When Tamilla Woodard opens Top Girls at the American Conservatory Theater (A.C.T.) later this month, the production is sure to make some noise. Top Girls, perhaps the best known of Caryl Churchill’s plays, follows an aspiring executive named Marlene and her imagined dinner party with strong, complicated women throughout history—including Pope Joan and explorer Isabella Bird.
It’s a beautiful and savage play about ambition, feminism and the wounds we gain as we shatter that glass ceiling. I had the opportunity to speak with Woodard before rehearsals began. Together, we discussed why Top Girls is the perfect play for 2019.
Danielle Mohlman: What drew you to Top Girls initially?
Tamilla Woodard: The play was written just as Margaret Thatcher was coming into power and it’s a response to this idea of capitalism—and how feminism and capitalism are in conversation. What does it mean for women to have economic freedom and liberty? And how do we operate within this system as leaders? Do we follow the patriarchy because there are no other examples of how to lead—or do we forge a new way? And really what I’m really keen about is this idea of “Do we forge a new way?” We have a lot of examples of how women have had to occupy roles of leadership by mimicking the really destructive—or non-constructive—systems that men have created.
That leads really beautifully into my next question: Why this play now?
Well, very little has changed since the 1980s. It’s really eye-opening that the conversation hasn’t shifted very much. There’s a scene in Top Girls that is so deep, so rich, so intricate that there are things I didn’t see until I saw the actors on their feet in auditions. And I was like, oh my gosh. To watch a woman ask another woman to give up her job to the man because the man’s feelings were hurt. (Laughs.) You know? And it was my casting to make that ask happen between a white woman of privilege and a black woman who had to do all sorts of things to acquire the position that she has.
I think there is a growing awareness that there is no reimagining of systems. Those systems cannot be rehabilitated. What we have to do now is step forward as creators of the world…Tamilla Woodard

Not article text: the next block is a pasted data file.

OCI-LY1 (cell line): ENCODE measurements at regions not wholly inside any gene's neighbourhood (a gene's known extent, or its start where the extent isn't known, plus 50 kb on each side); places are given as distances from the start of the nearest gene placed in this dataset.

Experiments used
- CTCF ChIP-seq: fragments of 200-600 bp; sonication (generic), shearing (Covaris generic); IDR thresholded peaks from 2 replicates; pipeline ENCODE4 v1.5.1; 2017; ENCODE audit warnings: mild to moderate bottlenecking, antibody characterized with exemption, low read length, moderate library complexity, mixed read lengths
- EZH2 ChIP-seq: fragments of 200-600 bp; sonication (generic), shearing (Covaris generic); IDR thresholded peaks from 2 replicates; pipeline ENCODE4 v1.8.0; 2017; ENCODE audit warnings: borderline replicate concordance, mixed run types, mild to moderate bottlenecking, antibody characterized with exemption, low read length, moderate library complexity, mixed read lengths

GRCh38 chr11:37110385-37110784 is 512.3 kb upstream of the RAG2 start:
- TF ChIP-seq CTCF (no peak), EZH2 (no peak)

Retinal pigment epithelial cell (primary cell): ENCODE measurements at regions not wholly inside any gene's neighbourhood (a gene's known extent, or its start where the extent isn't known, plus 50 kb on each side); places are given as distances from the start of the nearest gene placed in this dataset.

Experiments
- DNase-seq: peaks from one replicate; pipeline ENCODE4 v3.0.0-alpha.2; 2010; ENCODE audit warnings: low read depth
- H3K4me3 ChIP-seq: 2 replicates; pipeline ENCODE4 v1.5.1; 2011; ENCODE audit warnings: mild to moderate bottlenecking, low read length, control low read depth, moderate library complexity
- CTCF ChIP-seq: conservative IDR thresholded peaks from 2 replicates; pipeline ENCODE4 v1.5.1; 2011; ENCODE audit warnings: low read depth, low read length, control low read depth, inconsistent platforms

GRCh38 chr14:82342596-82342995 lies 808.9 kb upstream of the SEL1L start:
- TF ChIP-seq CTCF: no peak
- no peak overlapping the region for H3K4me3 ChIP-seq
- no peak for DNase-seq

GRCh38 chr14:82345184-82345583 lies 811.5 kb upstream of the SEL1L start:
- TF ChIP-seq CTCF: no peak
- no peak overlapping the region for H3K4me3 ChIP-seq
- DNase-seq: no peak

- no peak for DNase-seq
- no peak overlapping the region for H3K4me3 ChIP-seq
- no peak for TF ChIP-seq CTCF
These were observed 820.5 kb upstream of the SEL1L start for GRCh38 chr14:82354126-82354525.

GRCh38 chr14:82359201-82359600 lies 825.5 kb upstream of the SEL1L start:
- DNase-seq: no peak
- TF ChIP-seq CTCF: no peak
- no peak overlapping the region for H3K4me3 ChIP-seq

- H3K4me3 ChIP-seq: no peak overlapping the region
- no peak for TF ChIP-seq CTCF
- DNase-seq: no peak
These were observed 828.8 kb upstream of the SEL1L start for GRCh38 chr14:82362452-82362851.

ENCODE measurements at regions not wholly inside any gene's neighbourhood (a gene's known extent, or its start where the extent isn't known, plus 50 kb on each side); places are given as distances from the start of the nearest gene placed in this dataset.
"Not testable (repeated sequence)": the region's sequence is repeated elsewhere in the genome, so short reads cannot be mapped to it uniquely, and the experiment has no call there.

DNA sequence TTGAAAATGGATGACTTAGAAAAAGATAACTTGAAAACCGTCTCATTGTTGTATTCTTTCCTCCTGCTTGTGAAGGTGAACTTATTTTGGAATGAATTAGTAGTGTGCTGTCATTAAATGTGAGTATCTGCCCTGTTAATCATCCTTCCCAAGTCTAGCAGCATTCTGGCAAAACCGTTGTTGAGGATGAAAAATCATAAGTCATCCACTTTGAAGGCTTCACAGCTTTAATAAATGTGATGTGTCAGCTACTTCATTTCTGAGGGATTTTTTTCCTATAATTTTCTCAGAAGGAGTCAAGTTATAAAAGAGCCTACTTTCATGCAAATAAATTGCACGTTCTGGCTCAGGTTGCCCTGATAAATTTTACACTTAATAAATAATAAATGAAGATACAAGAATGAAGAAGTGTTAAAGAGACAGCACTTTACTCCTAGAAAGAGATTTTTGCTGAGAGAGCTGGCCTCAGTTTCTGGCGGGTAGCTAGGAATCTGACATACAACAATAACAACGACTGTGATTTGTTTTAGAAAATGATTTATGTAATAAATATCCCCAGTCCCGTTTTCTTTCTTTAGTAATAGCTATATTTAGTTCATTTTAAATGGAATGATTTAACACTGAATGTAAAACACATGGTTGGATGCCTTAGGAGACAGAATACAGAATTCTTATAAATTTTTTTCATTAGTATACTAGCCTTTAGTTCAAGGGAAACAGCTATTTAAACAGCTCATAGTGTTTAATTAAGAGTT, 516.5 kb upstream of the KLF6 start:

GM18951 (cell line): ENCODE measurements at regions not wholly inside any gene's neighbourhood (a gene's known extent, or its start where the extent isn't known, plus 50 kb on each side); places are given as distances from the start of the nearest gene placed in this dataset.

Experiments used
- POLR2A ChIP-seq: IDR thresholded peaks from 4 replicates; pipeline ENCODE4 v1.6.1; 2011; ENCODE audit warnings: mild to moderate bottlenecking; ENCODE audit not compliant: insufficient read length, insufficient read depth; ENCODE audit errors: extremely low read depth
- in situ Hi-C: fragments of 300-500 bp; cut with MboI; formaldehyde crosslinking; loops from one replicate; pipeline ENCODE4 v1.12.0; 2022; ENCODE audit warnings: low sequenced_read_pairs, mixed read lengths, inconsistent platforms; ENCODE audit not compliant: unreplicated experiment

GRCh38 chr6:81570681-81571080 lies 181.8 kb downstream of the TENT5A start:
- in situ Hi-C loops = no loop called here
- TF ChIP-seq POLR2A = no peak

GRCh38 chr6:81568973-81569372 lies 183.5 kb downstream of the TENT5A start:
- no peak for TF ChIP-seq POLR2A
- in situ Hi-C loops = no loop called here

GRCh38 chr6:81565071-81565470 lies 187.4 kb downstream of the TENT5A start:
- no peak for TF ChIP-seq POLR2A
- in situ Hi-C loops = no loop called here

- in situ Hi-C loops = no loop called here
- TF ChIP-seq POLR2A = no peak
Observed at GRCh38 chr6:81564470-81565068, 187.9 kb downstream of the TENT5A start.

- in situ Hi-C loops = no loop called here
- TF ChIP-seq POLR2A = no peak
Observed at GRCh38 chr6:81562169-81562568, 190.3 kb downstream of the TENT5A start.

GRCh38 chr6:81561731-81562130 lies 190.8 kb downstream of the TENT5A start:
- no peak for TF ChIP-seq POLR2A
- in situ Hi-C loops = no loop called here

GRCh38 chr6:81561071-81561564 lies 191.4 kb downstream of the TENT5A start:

Oh wow. That just makes me think about how the common refrain in political conversations is “Oh, women are too emotional.” But it’s truly the men that are getting their feelings hurt.
Right! And like, my feelings aren’t supposed to hurt, therefore you are doing something wrong. You know? Here’s what’s new about 2019: I’m so excited and deeply terrified by the world, such as it’s becoming known to us right now. I think there is a growing awareness that there is no reimagining of systems. Those systems cannot be rehabilitated. What we have to do now is step forward as creators of the world—in response to the circumstances in which we really live, not in response to old ideals.
Yeah. Wow. To step back from Top Girls and talk a little more broadly about A.C.T., you also directed Jaclyn Backhaus’ Men on Boats last season. What excites you about returning to San Francisco and A.C.T.?
San Francisco is such a surprising city to me. First of all, there are so many theatres per capita, creating so many different kinds of work. But also, the fact that there’s a kind of libertarianism plus liberalism that are so in conversation with each other. Mainly because you’re all the way out west and the get it done on your own, let people do what they want to do, kind of feeling about things. But also, there’s like “We should have some social services that can support them doing what they want to do.” So it’s interesting. There’s no city like it out there. There’s a lot of concentrated wealth. There’s a lot of independence.
I’ve never thought about it that way.
So that’s a challenging audience. I don’t know what people will think of this play. You don’t want to make anything highbrow, but also people are highbrow. So it’s a beautiful challenge as an artist.
Is there something you’re looking forward to exploring in the rehearsal room—something that you’re just itching to get into A.C.T.’s space to explore?
I’m really keen on getting how the opening dinner party devolves and how far we can go with that. I have a really strong idea and instinct about where we go, and the debauchery that happens at the end and what gets revealed and how we evolve into a nightmare. And I’m super keen on the opposite thing that happens in the last moments of the play. We have an Ibsen-like scene that’s a boxing match with words. I want for that to feel as activated, as adventurous, as chaotic as the first scene of the play.
Danielle Mohlman is a Seattle-based playwright and arts journalist. She’s a frequent contributor to Encore, where she’s written about everything from the intersection of sports and theatre to the landscape of sensory-friendly performances. Danielle’s work can also be found in American Theatre, The Dramatist and on the Quirk Books blog.